self.employee = employee
    }
    
    func serviceLawn() {
        self.employee.mowGrass()
    }
}

// Standard lawn service has employees
// using riding lawn mowers
class StandardLawnService: LawnService {
    init() {
        var employee = Employee(lawnMower: RidingMower())
        super.init(employee: employee)
    }
}

// Eco-friendly lawn service has employees 
// using reel mowers
class EcoFriendlyLawnService: LawnService {
    init() {
        var employee = Employee(lawnMower: ReelMower())
        super.init(employee: employee)
    }
}

protocol LawnServiceEmployee {
    func mowGrass()
}

class Employee: LawnServiceEmployee {
    var lawnMower: LawnMower
    
    init(lawnMower: LawnMower){
        self.lawnMower = lawnMower
    }
    
    func mowGrass(){
        self.lawnMower.cut()
    }
}

protocol LawnMower {
    func cut()
}

class RidingMower: LawnMower {
    func cut(){
        println("Riding along on my gas hog")
    }
}

class ReelMower: LawnMower {
    func cut(){
        println("Getting some exercise")
    }
}

StandardLawnService().serviceLawn()
EcoFriendlyLawnService().serviceLawn()
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Empty or Optional Arrays

I’ve briefly mentioned Swift’s requirement that non-optional variables have a non-nil value in a previous post. I wanted to briefly share what I find to be a best practice: don’t use optional arrays.

So, what is the big difference between these the following declarations?

var heroes: [String] = []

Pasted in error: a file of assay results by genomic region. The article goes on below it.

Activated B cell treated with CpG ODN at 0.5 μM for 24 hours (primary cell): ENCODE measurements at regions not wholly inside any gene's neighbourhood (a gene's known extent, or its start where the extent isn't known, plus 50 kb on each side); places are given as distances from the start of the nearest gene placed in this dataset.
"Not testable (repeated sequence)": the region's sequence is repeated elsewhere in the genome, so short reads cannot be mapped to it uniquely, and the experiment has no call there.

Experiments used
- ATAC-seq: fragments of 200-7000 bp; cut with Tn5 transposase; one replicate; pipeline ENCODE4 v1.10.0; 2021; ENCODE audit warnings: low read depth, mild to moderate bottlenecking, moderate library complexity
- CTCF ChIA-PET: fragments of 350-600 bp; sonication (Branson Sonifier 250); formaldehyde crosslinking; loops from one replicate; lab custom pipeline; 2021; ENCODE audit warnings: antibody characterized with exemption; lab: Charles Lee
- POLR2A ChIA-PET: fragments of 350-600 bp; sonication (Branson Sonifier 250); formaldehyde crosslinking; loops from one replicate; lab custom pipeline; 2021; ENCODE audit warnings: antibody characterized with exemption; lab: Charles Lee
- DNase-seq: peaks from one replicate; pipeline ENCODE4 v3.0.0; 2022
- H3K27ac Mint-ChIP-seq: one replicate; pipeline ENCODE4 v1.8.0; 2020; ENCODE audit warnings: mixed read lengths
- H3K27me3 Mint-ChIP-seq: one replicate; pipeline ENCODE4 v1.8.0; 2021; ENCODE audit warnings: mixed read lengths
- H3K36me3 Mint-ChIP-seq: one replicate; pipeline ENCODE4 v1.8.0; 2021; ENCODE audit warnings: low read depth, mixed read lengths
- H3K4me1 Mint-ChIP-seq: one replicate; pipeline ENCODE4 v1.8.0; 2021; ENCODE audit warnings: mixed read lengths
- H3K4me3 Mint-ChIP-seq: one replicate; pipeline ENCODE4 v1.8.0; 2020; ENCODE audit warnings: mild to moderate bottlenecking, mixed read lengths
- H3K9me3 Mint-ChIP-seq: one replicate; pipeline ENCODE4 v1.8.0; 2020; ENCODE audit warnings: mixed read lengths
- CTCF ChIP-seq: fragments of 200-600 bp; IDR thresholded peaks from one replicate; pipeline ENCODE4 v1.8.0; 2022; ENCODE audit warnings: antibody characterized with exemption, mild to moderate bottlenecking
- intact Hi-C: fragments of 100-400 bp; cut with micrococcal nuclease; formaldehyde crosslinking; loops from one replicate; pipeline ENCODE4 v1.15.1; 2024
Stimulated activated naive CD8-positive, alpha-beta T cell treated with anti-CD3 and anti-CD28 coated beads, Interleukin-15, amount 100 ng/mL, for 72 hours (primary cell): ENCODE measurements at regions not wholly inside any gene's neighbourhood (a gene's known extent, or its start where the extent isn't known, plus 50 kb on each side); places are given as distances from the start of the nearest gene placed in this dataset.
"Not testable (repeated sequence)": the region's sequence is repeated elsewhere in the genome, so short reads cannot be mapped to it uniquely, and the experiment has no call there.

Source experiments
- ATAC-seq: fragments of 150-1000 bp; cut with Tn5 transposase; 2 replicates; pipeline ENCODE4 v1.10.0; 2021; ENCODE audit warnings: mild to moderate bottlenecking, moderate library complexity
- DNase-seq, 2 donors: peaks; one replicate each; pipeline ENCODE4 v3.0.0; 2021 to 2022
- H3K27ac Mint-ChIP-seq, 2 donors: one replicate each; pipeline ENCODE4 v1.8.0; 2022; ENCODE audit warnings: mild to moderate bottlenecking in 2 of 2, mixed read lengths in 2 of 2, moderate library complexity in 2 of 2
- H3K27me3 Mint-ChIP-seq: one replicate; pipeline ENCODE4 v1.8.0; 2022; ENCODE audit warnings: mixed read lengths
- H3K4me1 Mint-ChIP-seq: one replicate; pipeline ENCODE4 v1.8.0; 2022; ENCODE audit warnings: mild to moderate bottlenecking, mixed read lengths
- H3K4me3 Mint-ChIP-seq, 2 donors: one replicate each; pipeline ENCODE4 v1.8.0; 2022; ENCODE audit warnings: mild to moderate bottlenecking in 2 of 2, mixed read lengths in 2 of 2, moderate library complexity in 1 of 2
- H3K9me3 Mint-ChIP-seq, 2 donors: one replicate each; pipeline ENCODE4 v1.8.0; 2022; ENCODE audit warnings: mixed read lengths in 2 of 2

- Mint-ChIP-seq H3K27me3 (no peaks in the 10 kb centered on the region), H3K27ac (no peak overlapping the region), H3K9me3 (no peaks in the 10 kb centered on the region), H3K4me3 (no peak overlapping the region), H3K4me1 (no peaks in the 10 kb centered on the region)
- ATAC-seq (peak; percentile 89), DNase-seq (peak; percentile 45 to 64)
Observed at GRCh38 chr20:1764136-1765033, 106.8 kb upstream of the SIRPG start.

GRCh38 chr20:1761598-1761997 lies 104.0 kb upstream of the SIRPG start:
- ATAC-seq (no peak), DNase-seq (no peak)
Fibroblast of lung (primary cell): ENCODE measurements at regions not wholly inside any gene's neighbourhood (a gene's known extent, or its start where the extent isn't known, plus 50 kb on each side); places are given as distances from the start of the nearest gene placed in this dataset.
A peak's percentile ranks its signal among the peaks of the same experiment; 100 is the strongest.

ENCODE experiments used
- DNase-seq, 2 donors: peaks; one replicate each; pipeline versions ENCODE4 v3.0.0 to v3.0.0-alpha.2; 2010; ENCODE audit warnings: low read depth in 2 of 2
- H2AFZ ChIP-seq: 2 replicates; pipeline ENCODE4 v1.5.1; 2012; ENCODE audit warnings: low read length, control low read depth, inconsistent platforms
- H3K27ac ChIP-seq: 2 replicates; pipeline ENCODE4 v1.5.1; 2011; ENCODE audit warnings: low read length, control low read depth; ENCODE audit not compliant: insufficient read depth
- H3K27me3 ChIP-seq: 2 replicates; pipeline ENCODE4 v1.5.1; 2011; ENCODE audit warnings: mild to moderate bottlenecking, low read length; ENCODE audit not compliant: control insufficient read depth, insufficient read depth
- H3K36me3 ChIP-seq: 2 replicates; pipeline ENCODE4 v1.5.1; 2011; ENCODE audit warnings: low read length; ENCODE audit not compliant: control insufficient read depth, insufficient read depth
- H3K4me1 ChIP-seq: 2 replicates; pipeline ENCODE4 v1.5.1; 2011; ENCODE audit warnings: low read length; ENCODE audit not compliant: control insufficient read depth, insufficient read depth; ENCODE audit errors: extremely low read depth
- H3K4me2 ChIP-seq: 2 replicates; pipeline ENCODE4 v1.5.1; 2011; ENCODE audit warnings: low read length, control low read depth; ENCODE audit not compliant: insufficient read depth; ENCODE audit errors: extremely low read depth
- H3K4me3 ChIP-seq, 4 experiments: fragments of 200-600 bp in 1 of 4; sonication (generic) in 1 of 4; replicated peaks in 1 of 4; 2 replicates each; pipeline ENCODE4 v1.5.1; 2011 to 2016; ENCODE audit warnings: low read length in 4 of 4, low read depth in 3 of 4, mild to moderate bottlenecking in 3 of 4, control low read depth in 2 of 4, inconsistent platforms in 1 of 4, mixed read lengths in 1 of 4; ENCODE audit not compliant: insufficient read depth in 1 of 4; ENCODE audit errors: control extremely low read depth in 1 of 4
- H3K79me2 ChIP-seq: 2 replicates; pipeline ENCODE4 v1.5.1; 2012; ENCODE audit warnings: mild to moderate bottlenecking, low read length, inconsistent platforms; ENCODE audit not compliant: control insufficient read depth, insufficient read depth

var villains: [String]? = nil

 
What happens when we try to append?

// "Ned Stark" is added to our list of heroes
// exactly what we wanted
heroes.append("Ned Stark")

// nothing happens; the variable is nil
// it is like this line doesn't exist
villains?.append("Petyr Baelish")

 
So, how do we make it so we can add villains?

// add a nil check and create the array if it is nil
if villains == nil {
    villains = []
}

// now we can add a villain
villains?.append("Gregor Clegane")

 
This is just one example of many that requires checking for nil when an optional is in play. In most cases, however, being able to assume that our array is never nil can reduce the amount of checking that we have to perform. This makes our code cleaner and more robust.

What about a function that returns an empty array versus an optional array?

func getVillains() -> [String]? {
    return ["Cersei Lannister", "The Others"]
}

// Unwrapping an array works fine
for villain: String in getVillains()! {
    println(villain)
}

// What if we return nil?
func getVillains() -> [String]? {
    return nil //["Cersei Lannister", "The Others"]
}

// Unwrapping a nil will cause a crash
for villain: String in getVillains()! {
    println(villain)
}

// The correct way to handle the optional array is
// to add a check. This, of course, increases 
// complexity and decreases readability
if let checkedVillains = getVillains() {
    for villain: String in checkedVillains {
        println(villain)
    }
}

 
How would this look if we used an empty array instead?